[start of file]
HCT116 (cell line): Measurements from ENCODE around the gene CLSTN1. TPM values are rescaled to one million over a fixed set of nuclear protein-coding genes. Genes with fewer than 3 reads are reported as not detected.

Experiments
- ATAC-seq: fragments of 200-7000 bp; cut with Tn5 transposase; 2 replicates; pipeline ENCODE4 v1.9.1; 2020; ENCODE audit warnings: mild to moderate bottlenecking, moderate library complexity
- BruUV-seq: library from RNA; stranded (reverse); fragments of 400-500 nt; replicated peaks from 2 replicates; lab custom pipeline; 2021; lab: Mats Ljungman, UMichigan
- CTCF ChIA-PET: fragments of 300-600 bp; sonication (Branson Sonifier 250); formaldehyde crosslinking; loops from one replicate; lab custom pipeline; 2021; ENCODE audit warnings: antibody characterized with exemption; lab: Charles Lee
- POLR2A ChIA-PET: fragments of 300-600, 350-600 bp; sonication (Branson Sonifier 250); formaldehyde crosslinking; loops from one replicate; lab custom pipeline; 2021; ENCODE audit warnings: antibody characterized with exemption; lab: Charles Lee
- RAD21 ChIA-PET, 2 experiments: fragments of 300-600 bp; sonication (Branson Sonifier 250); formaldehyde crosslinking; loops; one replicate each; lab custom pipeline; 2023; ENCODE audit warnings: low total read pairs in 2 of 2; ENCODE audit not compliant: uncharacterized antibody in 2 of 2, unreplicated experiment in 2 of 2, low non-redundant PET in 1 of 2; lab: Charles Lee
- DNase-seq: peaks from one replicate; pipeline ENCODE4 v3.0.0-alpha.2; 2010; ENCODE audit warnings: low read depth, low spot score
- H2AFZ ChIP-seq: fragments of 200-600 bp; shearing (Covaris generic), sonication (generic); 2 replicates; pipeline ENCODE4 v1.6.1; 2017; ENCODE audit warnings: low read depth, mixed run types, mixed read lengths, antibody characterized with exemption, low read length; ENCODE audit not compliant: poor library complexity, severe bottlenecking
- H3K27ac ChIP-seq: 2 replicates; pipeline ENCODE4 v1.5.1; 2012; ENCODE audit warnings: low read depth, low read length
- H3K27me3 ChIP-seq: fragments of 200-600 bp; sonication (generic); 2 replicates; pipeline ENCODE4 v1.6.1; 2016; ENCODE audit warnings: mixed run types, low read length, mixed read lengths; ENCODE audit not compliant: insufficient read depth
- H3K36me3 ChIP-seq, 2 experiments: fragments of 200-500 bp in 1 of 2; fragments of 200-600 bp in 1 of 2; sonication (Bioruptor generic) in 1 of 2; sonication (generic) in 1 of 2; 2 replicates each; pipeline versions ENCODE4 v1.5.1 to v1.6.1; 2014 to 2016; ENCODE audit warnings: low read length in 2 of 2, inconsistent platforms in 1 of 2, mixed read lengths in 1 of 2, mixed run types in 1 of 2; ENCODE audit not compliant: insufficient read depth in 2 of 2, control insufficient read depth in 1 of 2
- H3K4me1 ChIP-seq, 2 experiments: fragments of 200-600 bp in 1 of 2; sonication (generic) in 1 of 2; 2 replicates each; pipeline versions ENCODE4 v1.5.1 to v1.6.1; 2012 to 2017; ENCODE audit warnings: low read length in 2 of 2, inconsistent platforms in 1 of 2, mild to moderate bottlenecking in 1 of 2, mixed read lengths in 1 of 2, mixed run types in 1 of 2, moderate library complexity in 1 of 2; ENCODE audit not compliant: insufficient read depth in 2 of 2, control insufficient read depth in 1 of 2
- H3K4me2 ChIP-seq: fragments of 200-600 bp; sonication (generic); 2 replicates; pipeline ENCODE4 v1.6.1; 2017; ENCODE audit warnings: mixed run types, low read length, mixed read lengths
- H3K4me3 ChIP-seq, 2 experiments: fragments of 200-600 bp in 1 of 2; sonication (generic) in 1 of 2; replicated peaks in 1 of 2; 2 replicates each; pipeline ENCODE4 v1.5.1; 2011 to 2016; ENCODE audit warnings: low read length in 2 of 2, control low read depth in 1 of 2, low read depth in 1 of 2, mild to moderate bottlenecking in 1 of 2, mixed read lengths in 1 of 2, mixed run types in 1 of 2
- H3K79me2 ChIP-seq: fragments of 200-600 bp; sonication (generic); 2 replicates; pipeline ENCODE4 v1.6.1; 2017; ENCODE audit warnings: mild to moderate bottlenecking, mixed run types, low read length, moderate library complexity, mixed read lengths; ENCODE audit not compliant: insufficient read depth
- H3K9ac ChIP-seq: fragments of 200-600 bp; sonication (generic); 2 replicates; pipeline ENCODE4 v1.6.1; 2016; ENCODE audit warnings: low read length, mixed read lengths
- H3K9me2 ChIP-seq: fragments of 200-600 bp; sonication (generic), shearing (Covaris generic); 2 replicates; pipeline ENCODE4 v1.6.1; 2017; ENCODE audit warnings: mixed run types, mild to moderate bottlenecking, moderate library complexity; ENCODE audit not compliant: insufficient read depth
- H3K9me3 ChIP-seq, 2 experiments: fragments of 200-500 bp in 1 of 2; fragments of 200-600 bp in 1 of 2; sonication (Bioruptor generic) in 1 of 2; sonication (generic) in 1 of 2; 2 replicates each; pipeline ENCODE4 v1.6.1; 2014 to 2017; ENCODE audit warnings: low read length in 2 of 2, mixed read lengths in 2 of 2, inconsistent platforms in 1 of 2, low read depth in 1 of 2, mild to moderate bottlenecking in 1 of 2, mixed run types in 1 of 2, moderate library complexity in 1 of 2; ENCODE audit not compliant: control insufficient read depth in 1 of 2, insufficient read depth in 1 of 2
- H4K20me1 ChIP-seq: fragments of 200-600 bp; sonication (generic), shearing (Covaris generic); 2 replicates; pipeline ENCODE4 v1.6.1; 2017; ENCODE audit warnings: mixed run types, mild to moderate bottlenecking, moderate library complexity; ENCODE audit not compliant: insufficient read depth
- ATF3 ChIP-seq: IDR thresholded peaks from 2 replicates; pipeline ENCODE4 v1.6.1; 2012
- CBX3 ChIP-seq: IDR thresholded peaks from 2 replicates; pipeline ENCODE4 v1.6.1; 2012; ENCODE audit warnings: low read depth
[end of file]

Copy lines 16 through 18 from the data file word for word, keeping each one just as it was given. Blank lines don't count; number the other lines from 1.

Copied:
- H3K79me2 ChIP-seq: fragments of 200-600 bp; sonication (generic); 2 replicates; pipeline ENCODE4 v1.6.1; 2017; ENCODE audit warnings: mild to moderate bottlenecking, mixed run types, low read length, moderate library complexity, mixed read lengths; ENCODE audit not compliant: insufficient read depth
- H3K9ac ChIP-seq: fragments of 200-600 bp; sonication (generic); 2 replicates; pipeline ENCODE4 v1.6.1; 2016; ENCODE audit warnings: low read length, mixed read lengths
- H3K9me2 ChIP-seq: fragments of 200-600 bp; sonication (generic), shearing (Covaris generic); 2 replicates; pipeline ENCODE4 v1.6.1; 2017; ENCODE audit warnings: mixed run types, mild to moderate bottlenecking, moderate library complexity; ENCODE audit not compliant: insufficient read depth